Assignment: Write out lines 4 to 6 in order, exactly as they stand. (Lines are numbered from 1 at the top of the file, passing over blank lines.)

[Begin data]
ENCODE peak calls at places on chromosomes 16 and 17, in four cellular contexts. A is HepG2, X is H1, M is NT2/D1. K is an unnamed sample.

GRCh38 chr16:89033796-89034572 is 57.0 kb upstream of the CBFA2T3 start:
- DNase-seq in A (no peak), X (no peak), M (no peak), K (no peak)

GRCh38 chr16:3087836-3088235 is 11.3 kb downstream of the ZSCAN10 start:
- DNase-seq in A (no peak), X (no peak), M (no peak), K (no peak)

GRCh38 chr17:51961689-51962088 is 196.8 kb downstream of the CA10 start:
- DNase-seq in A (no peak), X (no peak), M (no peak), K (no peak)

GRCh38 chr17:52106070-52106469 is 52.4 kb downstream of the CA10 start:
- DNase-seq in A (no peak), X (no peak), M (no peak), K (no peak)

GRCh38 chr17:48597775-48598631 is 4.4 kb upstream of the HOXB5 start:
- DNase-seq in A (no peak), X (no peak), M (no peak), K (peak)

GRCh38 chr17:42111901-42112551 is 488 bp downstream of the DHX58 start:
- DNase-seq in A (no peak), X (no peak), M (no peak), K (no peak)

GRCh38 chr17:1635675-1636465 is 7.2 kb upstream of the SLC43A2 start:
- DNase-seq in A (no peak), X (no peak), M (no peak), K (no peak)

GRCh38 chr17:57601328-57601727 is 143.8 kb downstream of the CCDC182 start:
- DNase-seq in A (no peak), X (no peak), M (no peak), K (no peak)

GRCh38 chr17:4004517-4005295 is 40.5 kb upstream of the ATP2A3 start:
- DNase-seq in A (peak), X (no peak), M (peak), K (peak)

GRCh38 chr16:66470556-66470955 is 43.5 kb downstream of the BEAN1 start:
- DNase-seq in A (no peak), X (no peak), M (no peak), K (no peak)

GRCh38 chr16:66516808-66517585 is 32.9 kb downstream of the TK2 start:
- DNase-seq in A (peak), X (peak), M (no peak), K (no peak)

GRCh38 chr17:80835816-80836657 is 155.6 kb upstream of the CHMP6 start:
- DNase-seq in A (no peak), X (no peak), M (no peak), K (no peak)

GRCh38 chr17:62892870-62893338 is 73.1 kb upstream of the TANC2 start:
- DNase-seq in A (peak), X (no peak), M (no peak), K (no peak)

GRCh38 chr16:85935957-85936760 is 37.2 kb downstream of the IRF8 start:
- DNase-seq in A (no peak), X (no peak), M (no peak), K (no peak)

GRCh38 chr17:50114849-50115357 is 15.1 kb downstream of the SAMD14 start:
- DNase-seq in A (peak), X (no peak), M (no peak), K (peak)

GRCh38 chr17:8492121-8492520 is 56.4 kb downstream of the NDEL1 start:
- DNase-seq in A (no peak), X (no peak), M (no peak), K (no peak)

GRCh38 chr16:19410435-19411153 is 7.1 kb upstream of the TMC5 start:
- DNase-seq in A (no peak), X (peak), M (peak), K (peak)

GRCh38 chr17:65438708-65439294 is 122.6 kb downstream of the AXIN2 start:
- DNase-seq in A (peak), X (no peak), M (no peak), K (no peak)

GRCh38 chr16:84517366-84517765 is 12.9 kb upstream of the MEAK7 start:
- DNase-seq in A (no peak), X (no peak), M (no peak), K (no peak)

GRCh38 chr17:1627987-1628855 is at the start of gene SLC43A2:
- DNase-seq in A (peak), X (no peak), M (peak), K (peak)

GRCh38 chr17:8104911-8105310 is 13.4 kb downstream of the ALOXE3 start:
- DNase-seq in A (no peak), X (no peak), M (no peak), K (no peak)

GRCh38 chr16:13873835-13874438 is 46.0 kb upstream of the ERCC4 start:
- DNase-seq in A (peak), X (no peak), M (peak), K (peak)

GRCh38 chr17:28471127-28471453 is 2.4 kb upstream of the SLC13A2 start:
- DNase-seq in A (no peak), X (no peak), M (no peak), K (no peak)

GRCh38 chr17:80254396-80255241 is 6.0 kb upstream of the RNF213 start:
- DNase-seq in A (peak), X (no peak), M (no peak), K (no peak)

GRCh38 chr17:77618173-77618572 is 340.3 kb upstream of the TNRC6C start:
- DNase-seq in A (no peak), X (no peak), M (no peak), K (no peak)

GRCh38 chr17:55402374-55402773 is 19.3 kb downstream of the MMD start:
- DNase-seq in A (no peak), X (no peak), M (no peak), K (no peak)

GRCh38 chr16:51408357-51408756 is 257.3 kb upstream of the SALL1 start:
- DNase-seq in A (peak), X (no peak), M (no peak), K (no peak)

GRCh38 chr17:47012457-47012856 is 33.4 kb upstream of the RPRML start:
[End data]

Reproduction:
GRCh38 chr16:3087836-3088235 is 11.3 kb downstream of the ZSCAN10 start:
- DNase-seq in A (no peak), X (no peak), M (no peak), K (no peak)

GRCh38 chr17:51961689-51962088 is 196.8 kb downstream of the CA10 start: